The bottom line: Regnery felt it was time for a younger focus, new staff and eventually a younger editor to revive the conservative thought magazine. The American Spectator Foundation board, satisfied with the print publication and daily website, wanted a different marketing focus to draw in new readers and advertisers.
Regnery, former president of Regnery Publishing and author of “The Ascendance of American Conservatism,” the authoritative history of the movement, said to stall further circulation declines he was urging changes to reach younger audiences. He was also pushing for longer and more impactful journalism from the magazine famous for its “Troopergate” story about former President Clinton’s affairs in Arkansas and more recently its “Ruling Class” report about political elites.
His board and editor, however, said changes were needed on the business side, Regnery’s territory. At the board’s request, Regnery resigned effective February 20, telling friends that his ideas were rejected and the magazine preferred to continue “without my help.” A new publisher hasn’t been named.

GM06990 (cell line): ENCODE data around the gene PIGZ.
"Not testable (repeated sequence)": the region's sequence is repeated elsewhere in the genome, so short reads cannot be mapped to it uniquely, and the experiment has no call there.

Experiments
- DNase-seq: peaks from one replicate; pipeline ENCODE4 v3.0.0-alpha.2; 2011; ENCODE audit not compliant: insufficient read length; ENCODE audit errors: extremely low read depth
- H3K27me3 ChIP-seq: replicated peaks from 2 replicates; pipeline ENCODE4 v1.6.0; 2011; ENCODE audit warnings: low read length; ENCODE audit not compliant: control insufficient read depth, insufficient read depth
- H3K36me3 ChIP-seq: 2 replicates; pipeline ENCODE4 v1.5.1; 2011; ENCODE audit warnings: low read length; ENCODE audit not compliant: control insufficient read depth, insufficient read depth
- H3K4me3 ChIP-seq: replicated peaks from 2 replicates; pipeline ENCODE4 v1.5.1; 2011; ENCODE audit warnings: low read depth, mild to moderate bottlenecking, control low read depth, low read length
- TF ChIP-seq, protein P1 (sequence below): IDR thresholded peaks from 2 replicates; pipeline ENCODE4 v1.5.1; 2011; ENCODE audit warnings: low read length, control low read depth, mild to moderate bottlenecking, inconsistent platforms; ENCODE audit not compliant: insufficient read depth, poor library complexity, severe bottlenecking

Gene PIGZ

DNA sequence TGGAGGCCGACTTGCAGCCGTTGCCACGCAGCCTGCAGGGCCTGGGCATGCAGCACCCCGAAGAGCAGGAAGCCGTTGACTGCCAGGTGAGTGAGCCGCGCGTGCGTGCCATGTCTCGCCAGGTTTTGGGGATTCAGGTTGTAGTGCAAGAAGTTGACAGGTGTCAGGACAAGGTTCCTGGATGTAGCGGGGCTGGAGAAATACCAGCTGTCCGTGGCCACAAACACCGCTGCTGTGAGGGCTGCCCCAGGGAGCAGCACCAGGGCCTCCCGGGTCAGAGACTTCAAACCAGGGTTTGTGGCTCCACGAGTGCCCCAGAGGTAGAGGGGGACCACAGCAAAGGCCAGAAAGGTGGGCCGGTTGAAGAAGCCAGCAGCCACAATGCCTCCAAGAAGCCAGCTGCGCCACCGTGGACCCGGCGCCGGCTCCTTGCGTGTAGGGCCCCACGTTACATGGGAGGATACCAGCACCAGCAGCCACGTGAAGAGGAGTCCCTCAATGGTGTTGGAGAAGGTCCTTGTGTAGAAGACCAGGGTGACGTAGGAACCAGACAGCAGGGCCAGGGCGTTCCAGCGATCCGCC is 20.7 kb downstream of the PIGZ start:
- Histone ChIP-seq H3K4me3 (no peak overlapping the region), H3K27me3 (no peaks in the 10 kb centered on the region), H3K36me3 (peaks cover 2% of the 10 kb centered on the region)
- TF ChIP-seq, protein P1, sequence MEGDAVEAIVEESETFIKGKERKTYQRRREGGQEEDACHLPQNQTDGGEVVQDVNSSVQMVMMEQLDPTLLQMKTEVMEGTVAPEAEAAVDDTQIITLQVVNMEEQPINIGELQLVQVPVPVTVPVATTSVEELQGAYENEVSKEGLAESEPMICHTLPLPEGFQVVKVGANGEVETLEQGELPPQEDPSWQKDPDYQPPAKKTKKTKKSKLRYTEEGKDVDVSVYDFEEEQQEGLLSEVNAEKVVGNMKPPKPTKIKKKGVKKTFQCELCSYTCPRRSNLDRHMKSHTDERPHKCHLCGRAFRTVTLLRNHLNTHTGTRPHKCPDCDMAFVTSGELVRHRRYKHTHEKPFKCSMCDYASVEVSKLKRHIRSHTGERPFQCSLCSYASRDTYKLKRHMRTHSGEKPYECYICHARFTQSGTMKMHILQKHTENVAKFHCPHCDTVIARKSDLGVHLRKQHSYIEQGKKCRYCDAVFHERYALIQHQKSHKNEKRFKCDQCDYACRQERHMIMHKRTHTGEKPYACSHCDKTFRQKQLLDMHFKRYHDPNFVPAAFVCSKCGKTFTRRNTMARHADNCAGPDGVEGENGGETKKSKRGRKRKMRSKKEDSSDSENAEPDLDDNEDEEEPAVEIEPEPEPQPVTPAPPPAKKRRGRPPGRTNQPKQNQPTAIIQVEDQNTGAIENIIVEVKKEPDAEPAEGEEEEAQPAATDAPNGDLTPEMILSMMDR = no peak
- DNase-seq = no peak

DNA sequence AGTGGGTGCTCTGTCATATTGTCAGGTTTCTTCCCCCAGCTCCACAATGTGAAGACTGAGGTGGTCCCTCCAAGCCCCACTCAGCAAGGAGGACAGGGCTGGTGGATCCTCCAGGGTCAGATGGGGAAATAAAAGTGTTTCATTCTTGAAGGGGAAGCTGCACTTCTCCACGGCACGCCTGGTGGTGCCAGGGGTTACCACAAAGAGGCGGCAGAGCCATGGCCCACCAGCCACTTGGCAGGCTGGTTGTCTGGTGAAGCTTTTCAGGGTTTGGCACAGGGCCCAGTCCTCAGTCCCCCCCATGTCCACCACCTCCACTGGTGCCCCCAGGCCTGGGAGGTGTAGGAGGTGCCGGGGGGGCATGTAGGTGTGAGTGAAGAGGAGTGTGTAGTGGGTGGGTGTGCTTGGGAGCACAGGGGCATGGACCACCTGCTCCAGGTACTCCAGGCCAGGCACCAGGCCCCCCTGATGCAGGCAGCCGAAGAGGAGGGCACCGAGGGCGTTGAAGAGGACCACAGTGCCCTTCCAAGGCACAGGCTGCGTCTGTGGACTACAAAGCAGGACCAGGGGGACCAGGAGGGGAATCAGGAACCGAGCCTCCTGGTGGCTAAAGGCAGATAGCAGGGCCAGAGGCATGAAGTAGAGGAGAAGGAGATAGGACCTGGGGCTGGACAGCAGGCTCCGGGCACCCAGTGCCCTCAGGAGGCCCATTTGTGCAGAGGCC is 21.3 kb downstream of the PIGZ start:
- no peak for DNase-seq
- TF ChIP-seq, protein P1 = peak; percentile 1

Regnery said in a memo to friends that the changes he was advocating would help the Spectator “fill a void in American right-of-center political journalism.” But, he added, “as the editor-in-chief remarked, he has edited the magazine for the past 40 years and is entirely competent to continue doing so, and needs no assistance.”
Tyrrell said that the magazine has a good focus already on younger readers and noted that his board includes younger journalists like former Washington Times Editor Sam Dealey. “I think we’ve got youth covered,” he said.
Tyrrell said he’s already moving past the controversy. “The magazine is continuing and all’s well.” He added that Regnery “did a great job.”